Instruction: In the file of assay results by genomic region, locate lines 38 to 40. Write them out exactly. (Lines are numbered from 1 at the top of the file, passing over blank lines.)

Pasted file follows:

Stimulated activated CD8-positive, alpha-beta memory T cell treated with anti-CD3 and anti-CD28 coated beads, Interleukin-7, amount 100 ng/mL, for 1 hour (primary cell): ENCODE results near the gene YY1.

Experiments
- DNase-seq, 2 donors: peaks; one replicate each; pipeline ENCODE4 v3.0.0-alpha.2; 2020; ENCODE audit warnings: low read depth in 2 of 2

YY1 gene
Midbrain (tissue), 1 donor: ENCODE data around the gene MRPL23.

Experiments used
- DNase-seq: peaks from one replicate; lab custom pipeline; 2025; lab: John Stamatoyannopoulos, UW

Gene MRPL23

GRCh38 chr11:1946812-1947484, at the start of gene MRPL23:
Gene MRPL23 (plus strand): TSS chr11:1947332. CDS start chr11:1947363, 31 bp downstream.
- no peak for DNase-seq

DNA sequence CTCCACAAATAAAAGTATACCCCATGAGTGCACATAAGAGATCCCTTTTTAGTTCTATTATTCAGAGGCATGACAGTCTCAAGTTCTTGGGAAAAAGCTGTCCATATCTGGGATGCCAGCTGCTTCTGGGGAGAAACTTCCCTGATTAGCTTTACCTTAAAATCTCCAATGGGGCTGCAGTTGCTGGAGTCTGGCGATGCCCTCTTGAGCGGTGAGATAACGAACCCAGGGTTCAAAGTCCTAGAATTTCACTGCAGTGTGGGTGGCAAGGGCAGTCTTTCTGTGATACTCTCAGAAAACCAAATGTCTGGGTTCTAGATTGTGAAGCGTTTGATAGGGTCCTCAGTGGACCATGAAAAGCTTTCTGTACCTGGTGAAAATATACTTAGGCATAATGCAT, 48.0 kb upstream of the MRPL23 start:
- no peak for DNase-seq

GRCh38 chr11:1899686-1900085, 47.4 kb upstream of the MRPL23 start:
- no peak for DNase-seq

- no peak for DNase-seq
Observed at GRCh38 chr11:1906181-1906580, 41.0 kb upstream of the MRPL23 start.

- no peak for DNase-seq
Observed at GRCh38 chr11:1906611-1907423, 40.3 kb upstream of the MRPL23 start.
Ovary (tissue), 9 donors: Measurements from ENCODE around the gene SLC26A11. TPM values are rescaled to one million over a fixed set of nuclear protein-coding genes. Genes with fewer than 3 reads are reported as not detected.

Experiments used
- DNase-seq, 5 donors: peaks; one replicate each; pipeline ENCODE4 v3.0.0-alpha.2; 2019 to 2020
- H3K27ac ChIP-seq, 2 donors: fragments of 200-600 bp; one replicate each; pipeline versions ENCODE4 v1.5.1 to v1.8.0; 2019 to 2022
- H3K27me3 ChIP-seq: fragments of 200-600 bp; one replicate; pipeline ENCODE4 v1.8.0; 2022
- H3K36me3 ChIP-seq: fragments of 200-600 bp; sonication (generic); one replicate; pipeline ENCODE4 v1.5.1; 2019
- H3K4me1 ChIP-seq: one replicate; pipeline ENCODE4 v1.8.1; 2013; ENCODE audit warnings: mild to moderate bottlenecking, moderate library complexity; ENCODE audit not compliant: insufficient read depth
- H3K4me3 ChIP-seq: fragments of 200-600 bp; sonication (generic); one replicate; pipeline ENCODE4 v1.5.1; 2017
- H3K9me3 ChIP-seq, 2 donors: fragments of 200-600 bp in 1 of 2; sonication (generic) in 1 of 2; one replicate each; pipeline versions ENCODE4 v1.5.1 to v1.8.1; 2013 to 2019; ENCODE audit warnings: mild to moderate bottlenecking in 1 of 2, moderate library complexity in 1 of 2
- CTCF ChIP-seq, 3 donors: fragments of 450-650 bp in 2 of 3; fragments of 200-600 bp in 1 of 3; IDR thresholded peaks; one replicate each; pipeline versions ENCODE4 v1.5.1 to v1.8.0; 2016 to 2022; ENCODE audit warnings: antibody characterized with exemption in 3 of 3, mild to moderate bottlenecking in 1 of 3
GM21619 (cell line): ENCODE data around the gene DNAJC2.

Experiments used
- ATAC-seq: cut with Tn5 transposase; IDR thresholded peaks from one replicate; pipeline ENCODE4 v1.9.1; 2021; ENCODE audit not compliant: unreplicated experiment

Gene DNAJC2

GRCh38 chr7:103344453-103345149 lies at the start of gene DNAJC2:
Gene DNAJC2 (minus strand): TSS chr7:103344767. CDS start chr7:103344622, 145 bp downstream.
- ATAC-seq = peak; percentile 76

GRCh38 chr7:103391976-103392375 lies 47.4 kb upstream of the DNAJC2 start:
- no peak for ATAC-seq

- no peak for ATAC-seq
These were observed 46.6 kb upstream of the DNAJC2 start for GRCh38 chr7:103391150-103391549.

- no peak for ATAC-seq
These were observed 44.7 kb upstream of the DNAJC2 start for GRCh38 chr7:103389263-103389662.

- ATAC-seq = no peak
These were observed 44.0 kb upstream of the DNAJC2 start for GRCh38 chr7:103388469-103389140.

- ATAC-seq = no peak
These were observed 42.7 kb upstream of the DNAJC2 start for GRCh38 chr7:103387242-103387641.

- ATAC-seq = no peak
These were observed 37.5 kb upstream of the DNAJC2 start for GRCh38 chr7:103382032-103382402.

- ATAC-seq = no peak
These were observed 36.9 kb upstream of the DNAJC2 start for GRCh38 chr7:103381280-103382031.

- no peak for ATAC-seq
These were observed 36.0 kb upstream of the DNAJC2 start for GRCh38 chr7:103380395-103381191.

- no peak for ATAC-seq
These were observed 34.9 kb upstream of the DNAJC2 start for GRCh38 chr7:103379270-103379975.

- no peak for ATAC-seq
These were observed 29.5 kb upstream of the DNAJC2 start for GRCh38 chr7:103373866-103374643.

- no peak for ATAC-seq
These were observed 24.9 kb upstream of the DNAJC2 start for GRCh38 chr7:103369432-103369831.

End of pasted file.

- no peak for ATAC-seq

- no peak for ATAC-seq
These were observed 46.6 kb upstream of the DNAJC2 start for GRCh38 chr7:103391150-103391549.